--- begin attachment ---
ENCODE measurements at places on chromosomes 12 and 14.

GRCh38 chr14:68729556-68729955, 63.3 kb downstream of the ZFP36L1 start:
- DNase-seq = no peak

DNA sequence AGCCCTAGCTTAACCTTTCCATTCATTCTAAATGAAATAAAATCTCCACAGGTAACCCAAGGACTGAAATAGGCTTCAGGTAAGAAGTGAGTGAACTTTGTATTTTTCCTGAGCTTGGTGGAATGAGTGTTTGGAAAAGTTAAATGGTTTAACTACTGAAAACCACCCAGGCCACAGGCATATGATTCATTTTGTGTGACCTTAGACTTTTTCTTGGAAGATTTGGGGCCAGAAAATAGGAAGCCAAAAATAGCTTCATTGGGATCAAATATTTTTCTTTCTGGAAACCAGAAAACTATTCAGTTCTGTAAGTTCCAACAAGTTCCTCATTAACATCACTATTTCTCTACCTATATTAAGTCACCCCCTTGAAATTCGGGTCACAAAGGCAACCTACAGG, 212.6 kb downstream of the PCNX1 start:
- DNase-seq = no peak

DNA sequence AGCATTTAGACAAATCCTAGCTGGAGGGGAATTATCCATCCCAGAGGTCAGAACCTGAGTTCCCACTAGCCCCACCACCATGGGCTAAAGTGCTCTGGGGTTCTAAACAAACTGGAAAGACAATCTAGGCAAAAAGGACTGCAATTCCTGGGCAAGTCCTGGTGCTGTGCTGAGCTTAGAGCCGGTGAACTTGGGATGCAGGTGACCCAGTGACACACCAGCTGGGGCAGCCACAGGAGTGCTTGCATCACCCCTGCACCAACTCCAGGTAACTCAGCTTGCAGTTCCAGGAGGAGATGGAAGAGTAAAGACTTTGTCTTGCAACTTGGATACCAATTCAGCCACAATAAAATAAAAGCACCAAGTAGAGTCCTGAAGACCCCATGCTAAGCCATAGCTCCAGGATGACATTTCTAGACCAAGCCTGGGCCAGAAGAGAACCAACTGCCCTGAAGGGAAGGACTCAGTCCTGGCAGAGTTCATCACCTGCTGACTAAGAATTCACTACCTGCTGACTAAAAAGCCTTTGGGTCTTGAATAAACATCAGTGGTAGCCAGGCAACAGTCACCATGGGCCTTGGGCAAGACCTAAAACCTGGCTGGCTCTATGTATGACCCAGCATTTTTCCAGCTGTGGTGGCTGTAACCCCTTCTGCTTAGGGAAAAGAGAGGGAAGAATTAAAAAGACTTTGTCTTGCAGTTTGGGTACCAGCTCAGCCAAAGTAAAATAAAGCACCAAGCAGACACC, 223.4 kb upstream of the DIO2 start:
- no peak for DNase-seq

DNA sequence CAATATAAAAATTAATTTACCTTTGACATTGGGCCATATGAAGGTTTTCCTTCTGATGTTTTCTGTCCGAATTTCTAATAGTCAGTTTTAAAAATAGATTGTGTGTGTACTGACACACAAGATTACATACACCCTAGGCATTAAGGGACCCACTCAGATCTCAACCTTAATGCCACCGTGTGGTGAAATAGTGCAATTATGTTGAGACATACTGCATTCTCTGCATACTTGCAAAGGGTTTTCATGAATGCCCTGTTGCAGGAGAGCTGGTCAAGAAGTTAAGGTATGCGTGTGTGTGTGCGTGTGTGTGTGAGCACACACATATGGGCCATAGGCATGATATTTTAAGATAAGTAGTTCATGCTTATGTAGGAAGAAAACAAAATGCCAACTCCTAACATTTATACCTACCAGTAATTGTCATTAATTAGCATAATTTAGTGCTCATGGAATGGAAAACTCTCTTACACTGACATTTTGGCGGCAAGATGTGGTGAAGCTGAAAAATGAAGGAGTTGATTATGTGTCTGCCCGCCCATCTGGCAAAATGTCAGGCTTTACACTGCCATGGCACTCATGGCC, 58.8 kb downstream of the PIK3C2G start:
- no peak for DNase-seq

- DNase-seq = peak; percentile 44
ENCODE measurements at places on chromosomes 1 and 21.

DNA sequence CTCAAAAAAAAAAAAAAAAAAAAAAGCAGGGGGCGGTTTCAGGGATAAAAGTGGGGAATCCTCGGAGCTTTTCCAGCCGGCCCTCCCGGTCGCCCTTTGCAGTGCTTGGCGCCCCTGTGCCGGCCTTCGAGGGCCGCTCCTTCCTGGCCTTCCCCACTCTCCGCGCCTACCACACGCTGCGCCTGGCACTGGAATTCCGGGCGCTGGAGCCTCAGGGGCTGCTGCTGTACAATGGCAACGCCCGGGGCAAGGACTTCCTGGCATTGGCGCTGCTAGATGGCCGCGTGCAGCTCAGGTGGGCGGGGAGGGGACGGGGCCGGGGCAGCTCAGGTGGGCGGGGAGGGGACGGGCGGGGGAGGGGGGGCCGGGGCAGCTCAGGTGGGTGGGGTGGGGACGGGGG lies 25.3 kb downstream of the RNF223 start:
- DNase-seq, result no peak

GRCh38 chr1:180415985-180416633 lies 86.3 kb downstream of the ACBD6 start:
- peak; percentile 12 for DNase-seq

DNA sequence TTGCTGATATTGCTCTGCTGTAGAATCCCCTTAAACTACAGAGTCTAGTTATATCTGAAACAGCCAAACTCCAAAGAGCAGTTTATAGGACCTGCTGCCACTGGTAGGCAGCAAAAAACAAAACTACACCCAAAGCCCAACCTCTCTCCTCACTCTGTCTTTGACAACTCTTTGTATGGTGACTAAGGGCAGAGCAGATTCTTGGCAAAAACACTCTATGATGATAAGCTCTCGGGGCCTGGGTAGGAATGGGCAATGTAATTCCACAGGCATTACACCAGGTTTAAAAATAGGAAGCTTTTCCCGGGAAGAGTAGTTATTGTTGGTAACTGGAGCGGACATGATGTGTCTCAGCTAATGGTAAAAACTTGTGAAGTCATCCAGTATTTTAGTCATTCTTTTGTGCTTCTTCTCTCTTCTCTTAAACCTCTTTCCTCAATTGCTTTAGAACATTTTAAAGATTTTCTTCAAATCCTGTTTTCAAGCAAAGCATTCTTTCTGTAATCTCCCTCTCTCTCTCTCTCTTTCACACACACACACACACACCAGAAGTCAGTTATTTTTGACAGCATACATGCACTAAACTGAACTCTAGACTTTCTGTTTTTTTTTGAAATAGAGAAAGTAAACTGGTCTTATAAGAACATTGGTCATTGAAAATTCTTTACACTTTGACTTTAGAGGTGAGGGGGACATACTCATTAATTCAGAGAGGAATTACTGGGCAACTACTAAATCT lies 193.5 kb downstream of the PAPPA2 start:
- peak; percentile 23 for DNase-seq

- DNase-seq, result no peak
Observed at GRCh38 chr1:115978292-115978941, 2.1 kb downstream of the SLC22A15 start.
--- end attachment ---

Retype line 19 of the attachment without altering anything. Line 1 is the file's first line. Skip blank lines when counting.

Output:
Observed at GRCh38 chr1:115978292-115978941, 2.1 kb downstream of the SLC22A15 start.